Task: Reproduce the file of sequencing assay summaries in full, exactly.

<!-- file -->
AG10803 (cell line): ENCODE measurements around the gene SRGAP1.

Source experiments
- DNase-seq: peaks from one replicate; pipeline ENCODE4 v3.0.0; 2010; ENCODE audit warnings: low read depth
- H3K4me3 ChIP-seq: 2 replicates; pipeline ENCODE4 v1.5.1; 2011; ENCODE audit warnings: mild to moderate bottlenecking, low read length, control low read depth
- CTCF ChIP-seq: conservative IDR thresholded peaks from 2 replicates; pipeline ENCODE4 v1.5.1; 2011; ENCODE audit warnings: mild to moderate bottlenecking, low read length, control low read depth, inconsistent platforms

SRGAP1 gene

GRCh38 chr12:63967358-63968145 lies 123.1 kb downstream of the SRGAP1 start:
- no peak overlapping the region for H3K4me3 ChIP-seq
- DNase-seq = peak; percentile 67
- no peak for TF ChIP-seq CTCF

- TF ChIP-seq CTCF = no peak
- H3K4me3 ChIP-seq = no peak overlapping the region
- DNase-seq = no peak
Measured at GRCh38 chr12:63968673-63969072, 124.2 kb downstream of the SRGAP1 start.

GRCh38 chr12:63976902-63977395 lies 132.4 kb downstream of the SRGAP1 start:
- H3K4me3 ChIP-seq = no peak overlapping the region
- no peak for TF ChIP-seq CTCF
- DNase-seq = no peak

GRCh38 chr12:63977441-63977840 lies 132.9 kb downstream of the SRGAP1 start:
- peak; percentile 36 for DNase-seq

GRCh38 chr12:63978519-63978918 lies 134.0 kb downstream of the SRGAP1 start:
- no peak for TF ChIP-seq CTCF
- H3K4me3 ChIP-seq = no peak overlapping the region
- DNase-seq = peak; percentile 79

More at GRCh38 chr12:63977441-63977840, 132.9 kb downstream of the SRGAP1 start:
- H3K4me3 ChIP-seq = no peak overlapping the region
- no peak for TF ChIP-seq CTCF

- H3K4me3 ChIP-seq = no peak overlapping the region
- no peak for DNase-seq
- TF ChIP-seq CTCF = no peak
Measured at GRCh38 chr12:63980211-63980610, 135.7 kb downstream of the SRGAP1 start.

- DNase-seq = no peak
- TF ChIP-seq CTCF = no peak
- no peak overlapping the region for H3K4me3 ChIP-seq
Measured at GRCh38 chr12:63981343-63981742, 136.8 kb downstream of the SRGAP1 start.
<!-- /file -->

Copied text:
AG10803 (cell line): ENCODE measurements around the gene SRGAP1.

Source experiments
- DNase-seq: peaks from one replicate; pipeline ENCODE4 v3.0.0; 2010; ENCODE audit warnings: low read depth
- H3K4me3 ChIP-seq: 2 replicates; pipeline ENCODE4 v1.5.1; 2011; ENCODE audit warnings: mild to moderate bottlenecking, low read length, control low read depth
- CTCF ChIP-seq: conservative IDR thresholded peaks from 2 replicates; pipeline ENCODE4 v1.5.1; 2011; ENCODE audit warnings: mild to moderate bottlenecking, low read length, control low read depth, inconsistent platforms

SRGAP1 gene

GRCh38 chr12:63967358-63968145 lies 123.1 kb downstream of the SRGAP1 start:
- no peak overlapping the region for H3K4me3 ChIP-seq
- DNase-seq = peak; percentile 67
- no peak for TF ChIP-seq CTCF

- TF ChIP-seq CTCF = no peak
- H3K4me3 ChIP-seq = no peak overlapping the region
- DNase-seq = no peak
Measured at GRCh38 chr12:63968673-63969072, 124.2 kb downstream of the SRGAP1 start.

GRCh38 chr12:63976902-63977395 lies 132.4 kb downstream of the SRGAP1 start:
- H3K4me3 ChIP-seq = no peak overlapping the region
- no peak for TF ChIP-seq CTCF
- DNase-seq = no peak

GRCh38 chr12:63977441-63977840 lies 132.9 kb downstream of the SRGAP1 start:
- peak; percentile 36 for DNase-seq

GRCh38 chr12:63978519-63978918 lies 134.0 kb downstream of the SRGAP1 start:
- no peak for TF ChIP-seq CTCF
- H3K4me3 ChIP-seq = no peak overlapping the region
- DNase-seq = peak; percentile 79

More at GRCh38 chr12:63977441-63977840, 132.9 kb downstream of the SRGAP1 start:
- H3K4me3 ChIP-seq = no peak overlapping the region
- no peak for TF ChIP-seq CTCF

- H3K4me3 ChIP-seq = no peak overlapping the region
- no peak for DNase-seq
- TF ChIP-seq CTCF = no peak
Measured at GRCh38 chr12:63980211-63980610, 135.7 kb downstream of the SRGAP1 start.

- DNase-seq = no peak
- TF ChIP-seq CTCF = no peak
- no peak overlapping the region for H3K4me3 ChIP-seq
Measured at GRCh38 chr12:63981343-63981742, 136.8 kb downstream of the SRGAP1 start.